An American doctor, Kent Brantly, was infected with Ebola. He is the first known Ebola patient in the USA. According to the Centers for Disease Control and Prevention (CDC) chief, he “seems to be improving”. This is encouraging news according to Thomas Frieden.
“That is really important and we are hoping he will continue to improve.” Thomas Frieden said on CBS
Kent Brantly is currently being treated on United States soil. He landed at the Dobbins Air Reserve Base on Saturday. From there, he was rushed to the Atlanta Emory University Hospital. At the moment, there are two known cases of Americans suffering from the Ebola disease, a fatal viral hemorrhagic fever. They fell ill while serving on the front lines of a huge outbreak in West Africa.
One video footage taken at Emory shows a person in white, full-body protective suite helping a similar person emerge from the ambulance and being walked to the hospital.
Brantly, 33, and Nancy Writebol will be treated in an isolation unit at the Emory Hospital. Writebol will soon be picked up from Liberia, because the isolation unit in the plane can only transport one person at a time. She will be brought to Georgia in the following week, says Todd Shearer, of the Christian charity Samaritan’s Purse.
Brantly’s wife, sister and parents saw him in the video footage and cried.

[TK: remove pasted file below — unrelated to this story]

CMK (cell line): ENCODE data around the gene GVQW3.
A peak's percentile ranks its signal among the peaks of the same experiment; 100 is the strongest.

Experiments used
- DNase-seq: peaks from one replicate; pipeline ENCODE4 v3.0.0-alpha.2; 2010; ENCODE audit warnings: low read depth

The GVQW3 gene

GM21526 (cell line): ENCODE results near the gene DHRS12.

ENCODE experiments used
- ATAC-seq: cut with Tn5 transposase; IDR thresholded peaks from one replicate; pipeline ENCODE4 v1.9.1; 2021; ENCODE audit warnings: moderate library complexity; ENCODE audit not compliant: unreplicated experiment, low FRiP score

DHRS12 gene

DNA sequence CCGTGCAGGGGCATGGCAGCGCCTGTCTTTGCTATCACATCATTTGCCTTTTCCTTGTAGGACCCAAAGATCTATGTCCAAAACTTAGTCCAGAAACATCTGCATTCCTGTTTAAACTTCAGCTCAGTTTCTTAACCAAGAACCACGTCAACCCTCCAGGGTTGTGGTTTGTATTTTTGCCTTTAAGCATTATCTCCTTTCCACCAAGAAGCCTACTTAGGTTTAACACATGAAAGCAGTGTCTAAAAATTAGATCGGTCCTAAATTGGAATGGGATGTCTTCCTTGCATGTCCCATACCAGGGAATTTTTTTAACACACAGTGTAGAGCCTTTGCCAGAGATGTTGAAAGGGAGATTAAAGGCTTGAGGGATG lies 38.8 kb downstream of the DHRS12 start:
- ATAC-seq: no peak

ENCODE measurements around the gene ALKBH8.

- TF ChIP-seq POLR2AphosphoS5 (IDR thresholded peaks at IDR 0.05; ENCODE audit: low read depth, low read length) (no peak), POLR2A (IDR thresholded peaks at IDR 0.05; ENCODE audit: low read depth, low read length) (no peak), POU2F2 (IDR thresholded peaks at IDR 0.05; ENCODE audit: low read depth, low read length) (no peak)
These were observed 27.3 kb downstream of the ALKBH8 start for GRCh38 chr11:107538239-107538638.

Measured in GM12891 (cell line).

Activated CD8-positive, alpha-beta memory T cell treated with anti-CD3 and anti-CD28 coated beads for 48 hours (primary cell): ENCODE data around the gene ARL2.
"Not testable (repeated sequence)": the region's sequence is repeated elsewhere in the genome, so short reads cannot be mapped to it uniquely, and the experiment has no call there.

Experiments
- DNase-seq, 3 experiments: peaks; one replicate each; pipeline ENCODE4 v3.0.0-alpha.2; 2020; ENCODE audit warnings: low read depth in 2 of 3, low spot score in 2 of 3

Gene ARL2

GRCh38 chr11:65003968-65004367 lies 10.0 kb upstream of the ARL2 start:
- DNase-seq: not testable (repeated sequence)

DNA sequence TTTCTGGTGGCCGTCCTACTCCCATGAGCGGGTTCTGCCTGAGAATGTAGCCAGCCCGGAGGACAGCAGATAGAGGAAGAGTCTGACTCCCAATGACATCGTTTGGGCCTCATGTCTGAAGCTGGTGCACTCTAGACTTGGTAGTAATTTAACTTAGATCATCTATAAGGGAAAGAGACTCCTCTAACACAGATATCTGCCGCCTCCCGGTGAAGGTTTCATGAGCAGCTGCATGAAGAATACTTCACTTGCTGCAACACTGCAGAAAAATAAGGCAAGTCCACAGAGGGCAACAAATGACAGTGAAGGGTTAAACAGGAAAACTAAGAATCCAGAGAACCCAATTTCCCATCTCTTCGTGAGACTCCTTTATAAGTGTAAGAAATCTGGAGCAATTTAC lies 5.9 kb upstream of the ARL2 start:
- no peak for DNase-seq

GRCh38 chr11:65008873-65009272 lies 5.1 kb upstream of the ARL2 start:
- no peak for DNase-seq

“I spoke with him, and he is glad to be back in the U.S. (…) I am thankful to God for his safe transport and for giving him the strength to walk into the hospital.”
His wife, Amber, and their daughter also visited him in Liberia, but they did not come in contact with him when he was sick. Frieden believes that they are not at risk. Amber visited him, once again, on Saturday, from behind a glass wall, says a Samaritan’s Purse spokesperson. Brantly is extremely grateful.
Treatment and Isolation
What happens now? It seems that Brantly and Writebol will be the first American Ebola patients to be treated in an U.S. medical facility. Precations are being taken, to prevent the disease from spreading, sais Dr. Bruce Ribner, the unit supervisor.
The unit is isolated, and everything going in and out will be controlled by him. Ebola cannot spread through airborne or waterborne methods. The only way to contract it is through the contact with bodily fluids (blood, urine, secretions, saliva), or organs.
FDA has yet to approve a treatment for Ebola, so the Emory hospital will be using “supportive care”. In other words, they will track symptoms, signs, organ function etc. Treatment methods include dialysis, and blood transfusions. Ribner says that all they need to do is keep the patients alive long enough for their bodies to control the infection on their own. Writebol has received an experimental serum this week, but no results were recorded.